That brings us to Nyxborn Wolf. This card should see a decent amount of Limited play, but it’s not its base combat stats that are going to get it there. A three-mana 3/1 is nothing special on curve but can get the job done in a pinch. However, giving a creature +3/+1 can turn pretty much anything into a significant threat. Even when Nyxborn Wolf falls off in the late game, the 3/1 body should be able trade with a decent creature while blocking.

Lastly, we have the red and white cards from this cycle: Nyxborn Shieldmate and Nyxborn Rollicker. These are the two that fall a little flat. Even though a one-mana 1/1 or 1/2 isn’t overcosted, they aren’t really worth the card slot. The upside of the Aura half doesn’t do enough to warrant the weak bodies that are going to be left behind. When I look at Nyxborn Shieldmate, I can’t help but think of one card:

Would it have been too crazy to give Shieldmate flash? Nowadays in Magic it seems like half the cards printed are just strict improvements on old cards. I guess this is one case where we would have been breaking the bank.

Back to the Standard side of the coin, we have one of the most promising cards spoiled so far:

Here’s a card that has a lot going for it. Let’s put this creature’s power and toughness to the side for a moment and focus on its abilities. Right off the bat, the first card that comes to mind when we look at this Centaur is Oracle of Mul Daya.

During its time in Standard, Oracle saw a fair amount of play due to its powerful abilities. Being able to play lands from the top of your library basically equates to drawing extra cards. While Courser of Kruphix shares this strength with its predecessor, it does lack the "play an additional land" clause found on Oracle of Mul Daya. Although you’re not going to be able to mana ramp with Courser of Kruphix, you do get some advantages in exchange.

First off, costing three mana is a clear benefit over costing four. While the double green in Courser’s mana cost might seem like a drawback at first, keep in mind that Standard is in a place where being more devoted to your color goes a long way. As icing on the cake, Courser of Kruphix even gains you a life when a land enters the battlefield under your control. Although that might not seem like much, anyone who has played with Horizon Chimera recently can tell you that those +1s add up.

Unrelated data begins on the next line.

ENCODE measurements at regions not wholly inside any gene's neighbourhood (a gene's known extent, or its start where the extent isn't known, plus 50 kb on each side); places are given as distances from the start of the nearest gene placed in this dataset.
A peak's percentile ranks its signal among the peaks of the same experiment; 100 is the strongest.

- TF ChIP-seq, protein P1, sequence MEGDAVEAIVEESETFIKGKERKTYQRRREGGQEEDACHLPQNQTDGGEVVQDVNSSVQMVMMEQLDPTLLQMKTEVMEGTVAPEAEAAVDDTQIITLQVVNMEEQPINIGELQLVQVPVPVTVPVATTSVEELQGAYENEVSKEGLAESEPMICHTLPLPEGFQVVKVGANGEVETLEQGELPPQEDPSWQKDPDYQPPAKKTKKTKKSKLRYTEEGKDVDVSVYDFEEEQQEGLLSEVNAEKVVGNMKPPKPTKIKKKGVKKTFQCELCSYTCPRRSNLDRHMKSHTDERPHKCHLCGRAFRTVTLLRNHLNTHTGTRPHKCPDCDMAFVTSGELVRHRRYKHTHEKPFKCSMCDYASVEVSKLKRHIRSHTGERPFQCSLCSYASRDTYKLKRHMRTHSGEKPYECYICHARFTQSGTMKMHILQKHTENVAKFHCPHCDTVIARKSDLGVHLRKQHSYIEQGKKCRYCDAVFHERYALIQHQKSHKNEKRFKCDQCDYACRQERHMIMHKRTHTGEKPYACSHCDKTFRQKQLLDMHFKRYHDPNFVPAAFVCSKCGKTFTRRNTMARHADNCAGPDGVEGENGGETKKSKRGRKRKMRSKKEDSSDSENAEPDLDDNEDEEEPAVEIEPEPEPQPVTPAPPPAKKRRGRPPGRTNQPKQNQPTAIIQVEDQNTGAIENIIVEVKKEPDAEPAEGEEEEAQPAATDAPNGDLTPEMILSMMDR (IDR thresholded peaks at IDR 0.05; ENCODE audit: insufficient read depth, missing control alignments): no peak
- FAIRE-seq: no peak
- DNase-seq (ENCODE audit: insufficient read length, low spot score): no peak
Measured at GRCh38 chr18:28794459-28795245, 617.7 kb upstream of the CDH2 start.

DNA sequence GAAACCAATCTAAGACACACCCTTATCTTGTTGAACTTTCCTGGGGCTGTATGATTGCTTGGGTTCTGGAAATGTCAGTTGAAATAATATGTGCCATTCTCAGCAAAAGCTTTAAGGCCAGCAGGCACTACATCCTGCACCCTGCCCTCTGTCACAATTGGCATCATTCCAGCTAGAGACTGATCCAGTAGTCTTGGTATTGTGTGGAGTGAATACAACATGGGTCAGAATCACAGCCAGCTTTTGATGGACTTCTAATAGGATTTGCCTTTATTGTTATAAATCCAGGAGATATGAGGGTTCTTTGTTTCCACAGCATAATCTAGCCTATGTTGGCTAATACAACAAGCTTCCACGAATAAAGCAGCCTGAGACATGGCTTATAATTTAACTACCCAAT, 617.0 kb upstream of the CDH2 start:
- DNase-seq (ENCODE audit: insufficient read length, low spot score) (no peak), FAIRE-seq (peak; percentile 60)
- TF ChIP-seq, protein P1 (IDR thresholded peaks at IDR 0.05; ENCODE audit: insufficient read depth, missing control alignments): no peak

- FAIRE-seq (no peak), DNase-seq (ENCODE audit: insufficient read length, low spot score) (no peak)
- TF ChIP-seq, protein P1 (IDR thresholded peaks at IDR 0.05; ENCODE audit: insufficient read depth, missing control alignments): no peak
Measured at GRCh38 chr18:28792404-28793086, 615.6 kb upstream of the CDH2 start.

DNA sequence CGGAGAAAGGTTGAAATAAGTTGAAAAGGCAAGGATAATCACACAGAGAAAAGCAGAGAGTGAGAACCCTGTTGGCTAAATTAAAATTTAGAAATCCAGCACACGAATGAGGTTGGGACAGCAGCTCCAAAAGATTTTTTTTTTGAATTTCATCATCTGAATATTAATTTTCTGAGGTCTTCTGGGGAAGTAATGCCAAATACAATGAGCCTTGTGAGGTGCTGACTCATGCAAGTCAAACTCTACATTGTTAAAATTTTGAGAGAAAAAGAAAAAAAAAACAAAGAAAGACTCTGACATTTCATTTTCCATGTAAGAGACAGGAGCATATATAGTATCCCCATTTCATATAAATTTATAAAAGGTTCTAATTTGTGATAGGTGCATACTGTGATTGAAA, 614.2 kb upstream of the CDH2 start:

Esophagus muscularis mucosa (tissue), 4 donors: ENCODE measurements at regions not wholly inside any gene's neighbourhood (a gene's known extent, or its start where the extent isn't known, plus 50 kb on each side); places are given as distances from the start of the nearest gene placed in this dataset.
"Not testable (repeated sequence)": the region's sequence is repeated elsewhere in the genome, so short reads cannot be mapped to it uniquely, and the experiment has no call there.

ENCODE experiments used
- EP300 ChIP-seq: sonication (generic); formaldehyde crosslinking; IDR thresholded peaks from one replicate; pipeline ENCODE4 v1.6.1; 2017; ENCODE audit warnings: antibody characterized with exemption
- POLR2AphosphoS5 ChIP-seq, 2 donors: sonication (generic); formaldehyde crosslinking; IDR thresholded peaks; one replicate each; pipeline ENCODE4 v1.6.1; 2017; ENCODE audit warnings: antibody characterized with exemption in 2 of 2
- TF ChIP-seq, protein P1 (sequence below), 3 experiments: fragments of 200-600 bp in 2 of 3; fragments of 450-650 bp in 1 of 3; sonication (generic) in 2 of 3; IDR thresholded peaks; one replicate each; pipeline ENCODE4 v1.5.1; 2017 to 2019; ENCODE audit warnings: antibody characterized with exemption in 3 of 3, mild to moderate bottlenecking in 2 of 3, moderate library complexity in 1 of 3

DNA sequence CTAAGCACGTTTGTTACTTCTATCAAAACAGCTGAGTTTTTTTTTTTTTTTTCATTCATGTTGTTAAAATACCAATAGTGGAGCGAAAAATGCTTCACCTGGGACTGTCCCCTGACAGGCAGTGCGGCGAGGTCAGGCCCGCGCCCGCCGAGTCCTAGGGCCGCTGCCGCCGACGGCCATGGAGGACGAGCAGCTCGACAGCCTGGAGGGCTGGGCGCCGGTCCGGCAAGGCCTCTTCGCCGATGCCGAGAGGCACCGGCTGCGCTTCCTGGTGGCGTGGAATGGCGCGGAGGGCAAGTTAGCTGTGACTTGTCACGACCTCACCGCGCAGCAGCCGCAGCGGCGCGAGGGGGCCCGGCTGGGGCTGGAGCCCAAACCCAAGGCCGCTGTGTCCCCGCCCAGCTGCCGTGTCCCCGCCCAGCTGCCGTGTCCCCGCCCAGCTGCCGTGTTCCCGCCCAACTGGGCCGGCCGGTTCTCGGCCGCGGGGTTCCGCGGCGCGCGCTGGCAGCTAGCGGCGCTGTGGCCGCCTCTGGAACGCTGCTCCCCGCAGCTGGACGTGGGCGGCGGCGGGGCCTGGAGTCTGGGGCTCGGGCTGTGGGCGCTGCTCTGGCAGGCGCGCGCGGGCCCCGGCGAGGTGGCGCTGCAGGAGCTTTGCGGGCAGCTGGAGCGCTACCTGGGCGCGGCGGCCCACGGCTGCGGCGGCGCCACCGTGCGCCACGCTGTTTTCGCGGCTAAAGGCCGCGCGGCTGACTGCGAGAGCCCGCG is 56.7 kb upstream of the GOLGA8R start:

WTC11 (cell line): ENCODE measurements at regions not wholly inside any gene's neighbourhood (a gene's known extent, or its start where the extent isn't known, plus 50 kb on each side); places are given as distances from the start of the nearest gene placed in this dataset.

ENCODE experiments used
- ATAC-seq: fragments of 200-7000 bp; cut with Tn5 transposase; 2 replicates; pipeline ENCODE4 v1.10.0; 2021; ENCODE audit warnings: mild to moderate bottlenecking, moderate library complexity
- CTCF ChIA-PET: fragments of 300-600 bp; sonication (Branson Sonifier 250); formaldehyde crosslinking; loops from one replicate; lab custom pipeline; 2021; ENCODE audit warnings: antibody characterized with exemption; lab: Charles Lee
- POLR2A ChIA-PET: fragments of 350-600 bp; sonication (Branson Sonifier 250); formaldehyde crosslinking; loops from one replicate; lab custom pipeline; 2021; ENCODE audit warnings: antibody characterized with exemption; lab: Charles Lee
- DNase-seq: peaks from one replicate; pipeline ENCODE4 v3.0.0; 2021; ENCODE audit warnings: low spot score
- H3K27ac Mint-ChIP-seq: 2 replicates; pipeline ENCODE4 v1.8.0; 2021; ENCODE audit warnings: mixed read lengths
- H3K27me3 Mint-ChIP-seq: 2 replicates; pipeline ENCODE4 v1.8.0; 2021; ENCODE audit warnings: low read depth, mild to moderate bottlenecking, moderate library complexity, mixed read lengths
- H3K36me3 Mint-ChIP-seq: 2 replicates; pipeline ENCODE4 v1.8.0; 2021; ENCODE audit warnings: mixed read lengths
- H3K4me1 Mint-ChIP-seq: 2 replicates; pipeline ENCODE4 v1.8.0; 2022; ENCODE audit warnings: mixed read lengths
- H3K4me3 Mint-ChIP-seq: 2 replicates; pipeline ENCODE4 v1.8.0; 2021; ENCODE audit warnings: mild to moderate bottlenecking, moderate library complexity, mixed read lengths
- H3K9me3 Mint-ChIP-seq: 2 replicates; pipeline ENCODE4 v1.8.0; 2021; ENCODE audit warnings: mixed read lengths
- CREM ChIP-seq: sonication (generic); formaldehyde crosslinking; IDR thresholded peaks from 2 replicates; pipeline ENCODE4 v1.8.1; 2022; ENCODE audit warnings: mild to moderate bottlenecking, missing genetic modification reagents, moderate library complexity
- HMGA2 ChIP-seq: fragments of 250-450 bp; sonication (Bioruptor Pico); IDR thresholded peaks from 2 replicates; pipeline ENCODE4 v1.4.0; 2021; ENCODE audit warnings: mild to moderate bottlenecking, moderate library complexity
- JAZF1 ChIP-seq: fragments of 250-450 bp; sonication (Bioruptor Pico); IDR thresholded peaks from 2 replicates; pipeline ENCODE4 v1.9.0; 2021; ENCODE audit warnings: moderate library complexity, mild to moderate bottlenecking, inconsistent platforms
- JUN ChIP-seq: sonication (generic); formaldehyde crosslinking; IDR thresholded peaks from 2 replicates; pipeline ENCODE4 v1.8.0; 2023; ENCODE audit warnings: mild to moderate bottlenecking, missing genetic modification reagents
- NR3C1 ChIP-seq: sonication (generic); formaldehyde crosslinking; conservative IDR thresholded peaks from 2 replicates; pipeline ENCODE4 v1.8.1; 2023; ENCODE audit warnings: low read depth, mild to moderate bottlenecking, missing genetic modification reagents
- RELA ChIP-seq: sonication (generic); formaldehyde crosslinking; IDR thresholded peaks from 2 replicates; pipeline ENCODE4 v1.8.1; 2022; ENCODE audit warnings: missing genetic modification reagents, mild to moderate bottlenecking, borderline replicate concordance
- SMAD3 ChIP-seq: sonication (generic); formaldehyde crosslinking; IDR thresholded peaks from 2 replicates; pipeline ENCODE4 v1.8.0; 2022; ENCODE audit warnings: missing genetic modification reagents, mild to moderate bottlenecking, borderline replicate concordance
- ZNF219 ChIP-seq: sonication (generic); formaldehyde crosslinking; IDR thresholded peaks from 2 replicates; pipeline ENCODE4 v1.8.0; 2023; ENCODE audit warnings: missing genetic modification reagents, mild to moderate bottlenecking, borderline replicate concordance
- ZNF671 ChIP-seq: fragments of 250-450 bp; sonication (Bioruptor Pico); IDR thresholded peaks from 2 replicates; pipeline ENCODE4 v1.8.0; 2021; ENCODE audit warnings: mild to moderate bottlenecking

Finally, Courser of Kruphix comes packing a hardy 2/4 body. One of the biggest downfalls of Oracle of Mul Daya was how frail it was. Just look at the list of playable removal Courser of Kruphix dodges:

Lightning Strike
Magma Jet
Anger of the Gods
Pharika’s Cure
Bile Blight
Drown in Sorrow

When it comes to soft removal, the only cards that can take this Centaur down are Mizzium Mortars and Warleader’s Helix. I expect Courser of Kruphix to impact Standard in a big way, and I can’t wait to play with the card myself.

It would be a crime for a card that looks this awesome and has such an epic name to not at least have a shot of making its way into Standard. I really wish that all enchantments counted toward the +1/+1 and not just Auras. Getting extra juice from cards like Spear of Heliod and bestow creatures outside of Aura form would give this card a big boost in power level. Even still, my hopes are high that it might be able to find a home on the fringe of Standard. I’ve put some work into various Ethereal Armor builds that take advantage of the fact that so many creatures in Theros double as enchantments. With Eidolon of Countless Battles in the mix, a strategy of that nature might get the boost it needs.